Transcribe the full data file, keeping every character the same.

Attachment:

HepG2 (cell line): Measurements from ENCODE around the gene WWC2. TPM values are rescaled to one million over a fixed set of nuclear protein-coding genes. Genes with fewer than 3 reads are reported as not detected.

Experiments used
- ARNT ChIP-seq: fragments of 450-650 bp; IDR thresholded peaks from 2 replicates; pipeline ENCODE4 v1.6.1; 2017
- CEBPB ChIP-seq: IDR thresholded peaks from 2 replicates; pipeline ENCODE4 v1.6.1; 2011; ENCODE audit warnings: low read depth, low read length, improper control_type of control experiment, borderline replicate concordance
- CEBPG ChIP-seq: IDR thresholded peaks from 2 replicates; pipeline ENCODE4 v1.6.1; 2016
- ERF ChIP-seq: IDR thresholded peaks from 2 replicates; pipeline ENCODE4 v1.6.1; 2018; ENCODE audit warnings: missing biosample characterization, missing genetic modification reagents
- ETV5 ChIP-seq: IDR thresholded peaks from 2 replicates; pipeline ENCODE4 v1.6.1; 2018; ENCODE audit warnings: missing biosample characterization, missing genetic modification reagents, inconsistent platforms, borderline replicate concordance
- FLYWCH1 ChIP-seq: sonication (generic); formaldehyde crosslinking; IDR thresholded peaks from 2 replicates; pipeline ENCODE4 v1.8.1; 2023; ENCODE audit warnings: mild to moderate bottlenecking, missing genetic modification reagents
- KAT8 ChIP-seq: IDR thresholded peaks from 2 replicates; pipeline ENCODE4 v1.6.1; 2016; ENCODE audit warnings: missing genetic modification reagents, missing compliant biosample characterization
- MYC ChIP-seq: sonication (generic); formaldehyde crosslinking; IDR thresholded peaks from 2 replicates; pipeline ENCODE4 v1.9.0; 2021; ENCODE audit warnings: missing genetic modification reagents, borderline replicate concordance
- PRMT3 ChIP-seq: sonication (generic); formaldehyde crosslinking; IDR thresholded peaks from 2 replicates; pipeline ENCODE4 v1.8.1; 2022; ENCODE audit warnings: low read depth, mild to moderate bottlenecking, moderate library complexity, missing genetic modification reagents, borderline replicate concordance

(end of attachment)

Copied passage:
HepG2 (cell line): Measurements from ENCODE around the gene WWC2. TPM values are rescaled to one million over a fixed set of nuclear protein-coding genes. Genes with fewer than 3 reads are reported as not detected.

Experiments used
- ARNT ChIP-seq: fragments of 450-650 bp; IDR thresholded peaks from 2 replicates; pipeline ENCODE4 v1.6.1; 2017
- CEBPB ChIP-seq: IDR thresholded peaks from 2 replicates; pipeline ENCODE4 v1.6.1; 2011; ENCODE audit warnings: low read depth, low read length, improper control_type of control experiment, borderline replicate concordance
- CEBPG ChIP-seq: IDR thresholded peaks from 2 replicates; pipeline ENCODE4 v1.6.1; 2016
- ERF ChIP-seq: IDR thresholded peaks from 2 replicates; pipeline ENCODE4 v1.6.1; 2018; ENCODE audit warnings: missing biosample characterization, missing genetic modification reagents
- ETV5 ChIP-seq: IDR thresholded peaks from 2 replicates; pipeline ENCODE4 v1.6.1; 2018; ENCODE audit warnings: missing biosample characterization, missing genetic modification reagents, inconsistent platforms, borderline replicate concordance
- FLYWCH1 ChIP-seq: sonication (generic); formaldehyde crosslinking; IDR thresholded peaks from 2 replicates; pipeline ENCODE4 v1.8.1; 2023; ENCODE audit warnings: mild to moderate bottlenecking, missing genetic modification reagents
- KAT8 ChIP-seq: IDR thresholded peaks from 2 replicates; pipeline ENCODE4 v1.6.1; 2016; ENCODE audit warnings: missing genetic modification reagents, missing compliant biosample characterization
- MYC ChIP-seq: sonication (generic); formaldehyde crosslinking; IDR thresholded peaks from 2 replicates; pipeline ENCODE4 v1.9.0; 2021; ENCODE audit warnings: missing genetic modification reagents, borderline replicate concordance
- PRMT3 ChIP-seq: sonication (generic); formaldehyde crosslinking; IDR thresholded peaks from 2 replicates; pipeline ENCODE4 v1.8.1; 2022; ENCODE audit warnings: low read depth, mild to moderate bottlenecking, moderate library complexity, missing genetic modification reagents, borderline replicate concordance